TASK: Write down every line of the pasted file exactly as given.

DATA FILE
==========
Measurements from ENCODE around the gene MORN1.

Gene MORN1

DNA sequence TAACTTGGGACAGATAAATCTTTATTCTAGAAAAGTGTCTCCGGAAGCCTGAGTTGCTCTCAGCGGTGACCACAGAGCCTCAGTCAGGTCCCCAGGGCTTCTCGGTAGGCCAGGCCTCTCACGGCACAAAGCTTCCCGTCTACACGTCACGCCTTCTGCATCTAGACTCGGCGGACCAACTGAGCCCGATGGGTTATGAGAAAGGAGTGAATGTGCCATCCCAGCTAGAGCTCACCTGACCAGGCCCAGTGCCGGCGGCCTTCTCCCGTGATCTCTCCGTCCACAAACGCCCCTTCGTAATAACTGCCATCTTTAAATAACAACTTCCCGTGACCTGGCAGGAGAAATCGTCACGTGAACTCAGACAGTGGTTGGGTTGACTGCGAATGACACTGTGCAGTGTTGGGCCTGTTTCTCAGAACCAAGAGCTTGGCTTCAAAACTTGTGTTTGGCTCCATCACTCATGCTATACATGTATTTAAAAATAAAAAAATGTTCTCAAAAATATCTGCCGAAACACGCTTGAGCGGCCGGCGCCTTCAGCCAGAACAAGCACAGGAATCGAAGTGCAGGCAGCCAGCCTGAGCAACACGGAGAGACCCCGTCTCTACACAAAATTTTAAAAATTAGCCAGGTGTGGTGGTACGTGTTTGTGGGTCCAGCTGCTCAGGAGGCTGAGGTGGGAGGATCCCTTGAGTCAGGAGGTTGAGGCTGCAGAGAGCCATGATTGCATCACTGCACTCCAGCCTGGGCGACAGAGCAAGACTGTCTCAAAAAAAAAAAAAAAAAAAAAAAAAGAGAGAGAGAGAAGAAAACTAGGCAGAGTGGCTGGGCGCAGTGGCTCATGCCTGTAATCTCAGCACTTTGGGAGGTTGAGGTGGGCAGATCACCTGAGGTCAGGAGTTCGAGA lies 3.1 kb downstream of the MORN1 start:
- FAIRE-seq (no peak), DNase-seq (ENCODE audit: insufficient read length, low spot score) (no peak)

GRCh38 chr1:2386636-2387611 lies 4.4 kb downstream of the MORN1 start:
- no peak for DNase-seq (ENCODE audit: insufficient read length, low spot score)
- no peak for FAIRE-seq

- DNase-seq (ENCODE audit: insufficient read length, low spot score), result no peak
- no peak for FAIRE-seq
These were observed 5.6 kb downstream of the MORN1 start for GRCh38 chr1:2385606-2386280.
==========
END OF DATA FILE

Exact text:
Measurements from ENCODE around the gene MORN1.

Gene MORN1

DNA sequence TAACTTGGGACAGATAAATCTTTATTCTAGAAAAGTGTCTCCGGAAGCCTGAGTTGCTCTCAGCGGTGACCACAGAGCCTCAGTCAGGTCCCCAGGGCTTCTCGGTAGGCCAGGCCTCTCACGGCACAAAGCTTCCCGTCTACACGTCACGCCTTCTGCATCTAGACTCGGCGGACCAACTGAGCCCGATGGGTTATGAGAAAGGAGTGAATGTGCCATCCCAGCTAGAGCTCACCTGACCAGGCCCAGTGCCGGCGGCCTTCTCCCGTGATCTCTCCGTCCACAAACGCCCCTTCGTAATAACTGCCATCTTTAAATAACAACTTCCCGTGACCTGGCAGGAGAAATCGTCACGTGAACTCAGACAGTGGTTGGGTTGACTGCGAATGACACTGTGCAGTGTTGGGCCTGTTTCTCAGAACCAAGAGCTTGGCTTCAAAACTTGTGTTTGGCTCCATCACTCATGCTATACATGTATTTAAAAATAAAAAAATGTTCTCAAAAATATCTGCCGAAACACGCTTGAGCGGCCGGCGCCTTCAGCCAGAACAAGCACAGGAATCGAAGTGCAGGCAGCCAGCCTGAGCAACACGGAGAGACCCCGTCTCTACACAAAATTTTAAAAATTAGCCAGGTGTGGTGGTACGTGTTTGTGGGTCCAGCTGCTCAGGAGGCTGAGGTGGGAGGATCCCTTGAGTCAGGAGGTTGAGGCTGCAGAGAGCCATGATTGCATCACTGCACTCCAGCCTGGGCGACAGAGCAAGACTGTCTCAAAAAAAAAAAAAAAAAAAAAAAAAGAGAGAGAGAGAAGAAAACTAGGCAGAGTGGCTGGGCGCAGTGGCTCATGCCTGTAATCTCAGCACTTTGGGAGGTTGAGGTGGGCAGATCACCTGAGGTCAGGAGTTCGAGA lies 3.1 kb downstream of the MORN1 start:
- FAIRE-seq (no peak), DNase-seq (ENCODE audit: insufficient read length, low spot score) (no peak)

GRCh38 chr1:2386636-2387611 lies 4.4 kb downstream of the MORN1 start:
- no peak for DNase-seq (ENCODE audit: insufficient read length, low spot score)
- no peak for FAIRE-seq

- DNase-seq (ENCODE audit: insufficient read length, low spot score), result no peak
- no peak for FAIRE-seq
These were observed 5.6 kb downstream of the MORN1 start for GRCh38 chr1:2385606-2386280.